Pay Filing Fee

All forms must include applicable filing fees depending on the size and type of organization applying for 501(c)(3) status. For example, filing Form 1023 comes at a $600 fee, whereas completing a smaller version only costs $275.

It is important to check current rates before paying as they can change over time.

Submit Documents to the IRS

Lastly, once all documents have been prepared and fees have been paid, they can then be filed with the Internal Revenue Service (IRS).

After submitting materials, it can take anywhere from three months up to a year before notification of approval or denial is received, making it important to start the application process as soon as possible if aiming towards achieving this status within a reasonable timeline.

Ongoing Compliance to Retain 501(c)(3) Status

Having 501(c)(3) status is an important designation for organizations seeking exemption from federal income tax. However, it is not a one-time approval and must be maintained through ongoing compliance with applicable regulations.

Here are some of the key elements that organizations need to adhere to in order to remain qualified for this status:

File Annual Reports

All information regarding operations, finances, and taxes must be reported annually via Form 990, which is due each year on the 15th day of the 5th month following the end of the organization's taxable year.

Failing to file can lead to penalties as well as potential loss of exempt status, so it is important that all reports are filed regularly and in a timely fashion.

Comply with Lobbying Restrictions

Nonprofit corporations that have obtained 501(c)(3) status are required by law to refrain from lobbying activities or any endorsements of any specific political party or candidate.

While exceptions exist allowing organizations to engage in certain voter education programs, promoting or opposing any particular legislation would result in severe financial penalties, including revocation of tax-exempt status.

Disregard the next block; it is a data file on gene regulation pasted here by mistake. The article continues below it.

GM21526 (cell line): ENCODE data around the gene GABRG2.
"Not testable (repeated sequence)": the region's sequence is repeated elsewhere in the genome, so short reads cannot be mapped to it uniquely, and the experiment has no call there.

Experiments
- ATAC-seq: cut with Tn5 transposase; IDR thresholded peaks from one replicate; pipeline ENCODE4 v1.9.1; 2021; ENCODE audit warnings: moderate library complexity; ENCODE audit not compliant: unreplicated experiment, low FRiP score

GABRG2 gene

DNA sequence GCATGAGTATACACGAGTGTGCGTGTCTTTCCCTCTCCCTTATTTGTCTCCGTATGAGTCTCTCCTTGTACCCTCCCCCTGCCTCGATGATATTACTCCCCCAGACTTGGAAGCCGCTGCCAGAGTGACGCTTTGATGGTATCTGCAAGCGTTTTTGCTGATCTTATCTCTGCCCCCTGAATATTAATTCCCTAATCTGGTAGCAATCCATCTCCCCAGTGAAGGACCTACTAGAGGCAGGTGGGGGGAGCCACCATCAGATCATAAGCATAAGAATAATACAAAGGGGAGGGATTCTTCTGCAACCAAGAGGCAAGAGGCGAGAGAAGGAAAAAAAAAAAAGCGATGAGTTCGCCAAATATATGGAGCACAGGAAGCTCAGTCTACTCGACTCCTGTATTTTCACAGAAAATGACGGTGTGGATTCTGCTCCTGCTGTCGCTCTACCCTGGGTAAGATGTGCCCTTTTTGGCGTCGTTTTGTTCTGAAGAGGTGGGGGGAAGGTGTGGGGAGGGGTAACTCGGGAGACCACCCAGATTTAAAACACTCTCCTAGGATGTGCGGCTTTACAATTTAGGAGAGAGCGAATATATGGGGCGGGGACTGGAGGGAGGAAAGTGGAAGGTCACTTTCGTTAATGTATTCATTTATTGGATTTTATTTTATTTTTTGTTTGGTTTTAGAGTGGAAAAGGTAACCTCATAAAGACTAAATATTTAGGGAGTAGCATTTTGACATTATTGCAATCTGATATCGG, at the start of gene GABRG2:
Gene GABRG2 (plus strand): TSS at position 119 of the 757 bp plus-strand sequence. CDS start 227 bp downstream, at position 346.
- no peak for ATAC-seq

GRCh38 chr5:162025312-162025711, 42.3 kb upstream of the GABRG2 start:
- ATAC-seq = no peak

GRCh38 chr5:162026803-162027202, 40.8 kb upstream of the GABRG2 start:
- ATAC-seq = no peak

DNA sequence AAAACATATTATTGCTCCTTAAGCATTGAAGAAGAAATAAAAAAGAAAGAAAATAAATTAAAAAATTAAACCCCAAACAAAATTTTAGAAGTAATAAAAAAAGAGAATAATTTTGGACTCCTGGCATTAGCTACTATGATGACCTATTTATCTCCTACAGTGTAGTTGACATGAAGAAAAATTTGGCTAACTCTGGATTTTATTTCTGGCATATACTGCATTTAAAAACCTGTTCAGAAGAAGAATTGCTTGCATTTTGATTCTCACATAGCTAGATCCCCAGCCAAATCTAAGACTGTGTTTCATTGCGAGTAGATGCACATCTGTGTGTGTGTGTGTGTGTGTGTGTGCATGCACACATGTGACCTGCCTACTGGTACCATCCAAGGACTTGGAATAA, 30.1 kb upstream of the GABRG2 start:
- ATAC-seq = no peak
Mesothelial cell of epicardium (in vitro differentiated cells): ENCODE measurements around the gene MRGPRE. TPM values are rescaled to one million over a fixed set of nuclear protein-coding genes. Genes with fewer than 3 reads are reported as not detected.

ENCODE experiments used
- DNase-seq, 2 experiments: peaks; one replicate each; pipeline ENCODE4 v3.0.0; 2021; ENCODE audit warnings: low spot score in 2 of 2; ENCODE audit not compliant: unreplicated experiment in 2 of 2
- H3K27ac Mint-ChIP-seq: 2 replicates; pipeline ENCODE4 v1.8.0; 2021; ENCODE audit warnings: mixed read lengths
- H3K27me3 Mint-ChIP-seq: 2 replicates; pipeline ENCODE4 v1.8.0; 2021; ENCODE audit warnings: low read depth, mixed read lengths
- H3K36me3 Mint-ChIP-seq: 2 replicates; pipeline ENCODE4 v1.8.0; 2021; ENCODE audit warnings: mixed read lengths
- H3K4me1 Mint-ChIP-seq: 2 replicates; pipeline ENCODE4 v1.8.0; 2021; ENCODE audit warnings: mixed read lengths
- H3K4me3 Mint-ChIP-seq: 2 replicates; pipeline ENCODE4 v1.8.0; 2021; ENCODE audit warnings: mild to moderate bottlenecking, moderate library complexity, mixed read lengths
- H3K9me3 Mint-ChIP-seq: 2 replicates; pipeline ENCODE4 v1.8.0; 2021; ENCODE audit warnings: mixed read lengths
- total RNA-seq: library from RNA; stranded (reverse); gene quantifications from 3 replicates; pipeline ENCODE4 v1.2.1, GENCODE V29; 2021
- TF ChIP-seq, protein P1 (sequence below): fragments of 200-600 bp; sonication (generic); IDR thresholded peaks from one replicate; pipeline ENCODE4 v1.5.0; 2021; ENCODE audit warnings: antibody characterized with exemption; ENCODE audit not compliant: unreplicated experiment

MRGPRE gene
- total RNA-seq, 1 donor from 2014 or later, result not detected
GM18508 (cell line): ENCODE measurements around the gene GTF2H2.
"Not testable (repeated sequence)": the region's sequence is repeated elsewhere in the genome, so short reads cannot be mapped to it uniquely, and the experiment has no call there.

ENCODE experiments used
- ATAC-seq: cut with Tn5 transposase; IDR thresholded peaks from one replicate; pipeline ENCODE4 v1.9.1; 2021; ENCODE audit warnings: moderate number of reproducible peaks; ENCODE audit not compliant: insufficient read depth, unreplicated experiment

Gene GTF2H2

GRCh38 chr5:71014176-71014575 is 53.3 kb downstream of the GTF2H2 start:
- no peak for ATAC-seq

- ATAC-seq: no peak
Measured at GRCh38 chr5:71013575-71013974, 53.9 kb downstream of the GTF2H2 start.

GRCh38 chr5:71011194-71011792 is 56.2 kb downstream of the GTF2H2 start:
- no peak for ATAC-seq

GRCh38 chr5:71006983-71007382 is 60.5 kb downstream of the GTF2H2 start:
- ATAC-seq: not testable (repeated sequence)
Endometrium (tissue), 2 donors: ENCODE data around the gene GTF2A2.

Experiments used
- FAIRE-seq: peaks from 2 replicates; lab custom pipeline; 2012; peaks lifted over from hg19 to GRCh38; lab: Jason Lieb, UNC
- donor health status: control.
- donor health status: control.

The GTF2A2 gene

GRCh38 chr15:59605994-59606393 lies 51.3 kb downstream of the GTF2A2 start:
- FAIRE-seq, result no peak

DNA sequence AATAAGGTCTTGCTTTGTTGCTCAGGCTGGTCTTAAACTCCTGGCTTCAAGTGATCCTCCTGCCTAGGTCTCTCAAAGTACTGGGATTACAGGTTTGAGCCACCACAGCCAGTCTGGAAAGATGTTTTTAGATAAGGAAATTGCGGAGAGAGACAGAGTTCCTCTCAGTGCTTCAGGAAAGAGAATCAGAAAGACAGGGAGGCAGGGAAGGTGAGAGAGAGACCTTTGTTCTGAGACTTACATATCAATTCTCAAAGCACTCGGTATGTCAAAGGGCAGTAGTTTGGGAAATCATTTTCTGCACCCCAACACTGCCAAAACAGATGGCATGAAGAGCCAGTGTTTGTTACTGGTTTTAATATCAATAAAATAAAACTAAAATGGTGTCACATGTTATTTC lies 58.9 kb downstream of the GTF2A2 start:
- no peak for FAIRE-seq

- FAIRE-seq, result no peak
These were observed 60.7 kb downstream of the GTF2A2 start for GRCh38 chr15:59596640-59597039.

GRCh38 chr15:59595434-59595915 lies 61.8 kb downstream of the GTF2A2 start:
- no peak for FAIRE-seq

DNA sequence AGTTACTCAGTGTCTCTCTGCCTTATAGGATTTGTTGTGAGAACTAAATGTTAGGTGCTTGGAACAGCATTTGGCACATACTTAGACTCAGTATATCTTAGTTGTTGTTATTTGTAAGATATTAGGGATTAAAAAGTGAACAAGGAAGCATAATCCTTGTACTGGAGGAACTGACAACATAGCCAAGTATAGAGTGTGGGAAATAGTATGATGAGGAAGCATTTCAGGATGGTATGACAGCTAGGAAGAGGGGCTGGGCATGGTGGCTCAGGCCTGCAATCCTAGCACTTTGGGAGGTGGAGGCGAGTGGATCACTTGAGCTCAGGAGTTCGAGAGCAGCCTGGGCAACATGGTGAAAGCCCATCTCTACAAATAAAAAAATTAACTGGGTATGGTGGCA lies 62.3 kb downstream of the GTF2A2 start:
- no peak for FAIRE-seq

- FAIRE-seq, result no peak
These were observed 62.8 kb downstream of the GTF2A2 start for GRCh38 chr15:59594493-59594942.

Maintain Financial Records

Organizations should maintain all records related to finances so that they can be subject to audit if necessary. This includes documenting donations received, expenditures made, revenue generated through fundraisers, etc.

Meeting these requirements helps ensure that resources allocated towards achieving stated goals were indeed spent according to applicable rules and regulations, thus minimizing the risk of any discrepancies resulting in unwanted attention from IRS auditors.

In summary, having a 501(c)(3) designation is essential for running effective nonprofit operations.

It is crucial to note, however, that maintaining this status requires meeting various criteria, including filing annual reports, adhering to lobbying restrictions, as well as keeping up financial documents accurately.

Following these guidelines will ensure that your organization can continue taking advantage of associated benefits without interruption.

Final Thoughts

501(c)(3) status is an important designation for organizations looking for tax-exempt status and access to certain charitable benefits. This designation has the purpose to help organizations improve their outreach and services, as well as increase public trust.

While it offers many advantages like exemption from federal income taxes and potential eligibility for grant opportunities, there are also some drawbacks such as a complex application process and adherence to specific rules in order to maintain the status.

Organizations considering applying should ensure that they understand all requirements prior to taking any action.

IRS 501(c)(3) Status Requirements FAQs

About the Author

True Tamplin, BSc, CEPF®

True Tamplin is a published author, public speaker, CEO of UpDigital, and founder of Finance Strategists.

True is a Certified Educator in Personal Finance (CEPF®), author of The Handy Financial Ratios Guide, a member of the Society for Advancing Business Editing and Writing, contributes to his financial education site, Finance Strategists, and has spoken to various financial communities such as the CFA Institute, as well as university students like his Alma mater, Biola University, where he received a bachelor of science in business and data analytics.

To learn more about True, visit his personal website or view his author profiles on Amazon, Nasdaq and Forbes.